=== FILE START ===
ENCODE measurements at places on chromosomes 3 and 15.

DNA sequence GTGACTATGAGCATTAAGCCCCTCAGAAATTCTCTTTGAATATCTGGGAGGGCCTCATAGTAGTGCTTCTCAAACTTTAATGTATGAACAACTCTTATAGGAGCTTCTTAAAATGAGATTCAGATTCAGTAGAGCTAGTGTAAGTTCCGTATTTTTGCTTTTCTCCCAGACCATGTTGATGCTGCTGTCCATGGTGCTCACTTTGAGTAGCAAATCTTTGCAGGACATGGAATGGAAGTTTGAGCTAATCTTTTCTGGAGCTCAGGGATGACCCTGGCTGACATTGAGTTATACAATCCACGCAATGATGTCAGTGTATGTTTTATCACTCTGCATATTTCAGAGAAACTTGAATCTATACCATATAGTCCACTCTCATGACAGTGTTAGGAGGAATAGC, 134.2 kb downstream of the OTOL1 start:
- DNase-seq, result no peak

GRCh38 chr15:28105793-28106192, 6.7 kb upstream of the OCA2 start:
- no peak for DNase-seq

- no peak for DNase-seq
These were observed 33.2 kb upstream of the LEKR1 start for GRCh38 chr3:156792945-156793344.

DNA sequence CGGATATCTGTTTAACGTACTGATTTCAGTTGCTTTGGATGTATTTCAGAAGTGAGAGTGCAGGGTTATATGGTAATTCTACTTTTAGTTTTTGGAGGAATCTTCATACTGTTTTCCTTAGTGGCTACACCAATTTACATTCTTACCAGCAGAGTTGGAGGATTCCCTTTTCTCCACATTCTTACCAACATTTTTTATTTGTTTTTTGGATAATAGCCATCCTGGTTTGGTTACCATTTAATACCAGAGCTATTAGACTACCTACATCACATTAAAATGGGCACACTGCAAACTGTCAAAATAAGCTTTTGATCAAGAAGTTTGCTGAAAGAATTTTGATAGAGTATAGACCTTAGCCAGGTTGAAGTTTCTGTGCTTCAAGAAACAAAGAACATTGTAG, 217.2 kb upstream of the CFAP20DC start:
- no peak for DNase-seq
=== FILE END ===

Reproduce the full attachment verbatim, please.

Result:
ENCODE measurements at places on chromosomes 3 and 15.

DNA sequence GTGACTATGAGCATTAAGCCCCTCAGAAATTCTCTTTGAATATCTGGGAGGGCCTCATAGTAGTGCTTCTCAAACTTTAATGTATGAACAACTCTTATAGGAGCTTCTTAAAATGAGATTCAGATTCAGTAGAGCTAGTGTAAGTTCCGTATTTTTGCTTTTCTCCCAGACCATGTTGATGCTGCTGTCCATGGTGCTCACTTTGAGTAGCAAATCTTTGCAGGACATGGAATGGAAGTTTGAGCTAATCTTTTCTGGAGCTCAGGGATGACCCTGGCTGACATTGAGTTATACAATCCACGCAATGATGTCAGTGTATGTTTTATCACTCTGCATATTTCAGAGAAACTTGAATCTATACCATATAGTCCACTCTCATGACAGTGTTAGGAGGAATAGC, 134.2 kb downstream of the OTOL1 start:
- DNase-seq, result no peak

GRCh38 chr15:28105793-28106192, 6.7 kb upstream of the OCA2 start:
- no peak for DNase-seq

- no peak for DNase-seq
These were observed 33.2 kb upstream of the LEKR1 start for GRCh38 chr3:156792945-156793344.

DNA sequence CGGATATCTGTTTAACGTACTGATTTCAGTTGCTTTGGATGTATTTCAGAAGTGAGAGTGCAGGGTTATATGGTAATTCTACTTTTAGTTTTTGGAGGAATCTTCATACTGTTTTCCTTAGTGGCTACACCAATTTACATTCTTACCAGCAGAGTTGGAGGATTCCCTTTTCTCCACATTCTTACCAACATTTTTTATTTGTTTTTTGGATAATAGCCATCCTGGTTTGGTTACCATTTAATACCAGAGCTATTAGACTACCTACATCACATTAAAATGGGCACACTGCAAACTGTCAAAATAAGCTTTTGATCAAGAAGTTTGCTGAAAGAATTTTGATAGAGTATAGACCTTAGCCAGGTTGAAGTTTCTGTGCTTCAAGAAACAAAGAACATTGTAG, 217.2 kb upstream of the CFAP20DC start:
- no peak for DNase-seq